New Policy Improves World Living Standard Comparisons

THE JOURNAL RECORD, May 29, 1993 | Go to article overview

New Policy Improves World Living Standard Comparisons


It's official: the International Monetary Fund has decided to compare national incomes according to purchasing power rather than the exchange value of their currencies.

The resulting changes in the international pecking order _ notably the elevation of China from No. 10 to No. 2 in total output _ will not "put more food in the belly of a single hungry child," noted Robert Summers.

But the University of Pennsylvania economist who, along with his colleague, Alan Heston, pioneered purchasing power-based national accounting, thinks the decision was a long overdue victory for scholarship and common sense. It may also spare non-economists the puzzle of news reports that show Russians to be as poor as Haitians, or cast Japanese who live in rabbit hutches as the richest workers in the world.

It is relatively easy to compare the income of a resident of Des Moines with that of a Miamian. Both are paid in dollars; both buy the same goods and services at Sears' and Burger King. But what happens when the income of the Levi-wearing, Whopper-chomping American is matched to that of a dhoti-clad vegetarian in India?

Problems of comparing the living standards of nations with different currencies and very different tastes are daunting. In the past, the IMF hardly even tried: Incomes were simply totaled in each currency, then converted to dollars at prevailing exchange rates.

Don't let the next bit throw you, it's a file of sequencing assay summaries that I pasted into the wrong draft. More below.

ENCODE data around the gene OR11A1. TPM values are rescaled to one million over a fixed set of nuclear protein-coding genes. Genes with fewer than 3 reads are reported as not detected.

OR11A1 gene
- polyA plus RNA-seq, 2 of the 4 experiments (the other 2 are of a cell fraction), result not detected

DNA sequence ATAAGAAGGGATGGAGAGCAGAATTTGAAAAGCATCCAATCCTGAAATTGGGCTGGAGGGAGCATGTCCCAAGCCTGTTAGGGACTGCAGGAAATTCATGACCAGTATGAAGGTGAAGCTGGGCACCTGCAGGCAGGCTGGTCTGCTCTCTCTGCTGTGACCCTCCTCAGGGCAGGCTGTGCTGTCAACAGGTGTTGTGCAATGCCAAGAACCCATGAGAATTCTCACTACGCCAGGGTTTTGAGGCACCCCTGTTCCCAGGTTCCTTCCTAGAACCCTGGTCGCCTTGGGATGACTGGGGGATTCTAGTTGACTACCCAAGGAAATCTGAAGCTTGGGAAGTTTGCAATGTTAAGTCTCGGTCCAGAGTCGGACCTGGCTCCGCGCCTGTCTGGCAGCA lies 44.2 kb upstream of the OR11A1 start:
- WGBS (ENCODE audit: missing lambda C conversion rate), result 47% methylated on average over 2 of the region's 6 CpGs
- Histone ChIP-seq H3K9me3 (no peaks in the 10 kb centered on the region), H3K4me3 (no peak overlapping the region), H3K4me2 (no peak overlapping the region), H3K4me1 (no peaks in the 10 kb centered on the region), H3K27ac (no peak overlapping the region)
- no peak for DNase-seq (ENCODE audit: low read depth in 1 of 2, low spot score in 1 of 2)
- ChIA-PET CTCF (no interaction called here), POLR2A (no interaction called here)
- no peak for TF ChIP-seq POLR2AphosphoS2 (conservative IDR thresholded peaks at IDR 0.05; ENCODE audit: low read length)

Thus, if the national income of Transylvania were 3 billion zorgs and Wall Street was willing to exchange one dollar for three zorgs, the income of Transylvania must be 1 billion dollars.

This approach was rationalized by the diktat of the great economist Gustav Cassel, who some 80 years ago wrote that as long as there is anything like free movement of merchandise "the actual rate of exchange cannot deviate very much from the purchasing power parity."

Some economists still craft mathematical models defining the conditions under which Cassel would be right. But as the Nobel Memorial Prize-winning economist Paul Samuelson points out, such theorems are "either trivial or absurd" in the modern context.

If Cassel were close to the mark, changes in exchange rates should track relative changes in domestic prices. In fact, notes Rudy Dornbusch of the Massachusetts Institute of Technology, there was no correlation between inflation rates and the exchange value of the dollar with other major currencies during the 1970s and much of the 1980s.

As important, the two University of Pennsylvania economists (along with their late colleague, Irving Kravis) found a systematic divergence between exchange-rate and purchasing-power calculations when rich countries were compared with poor ones. …

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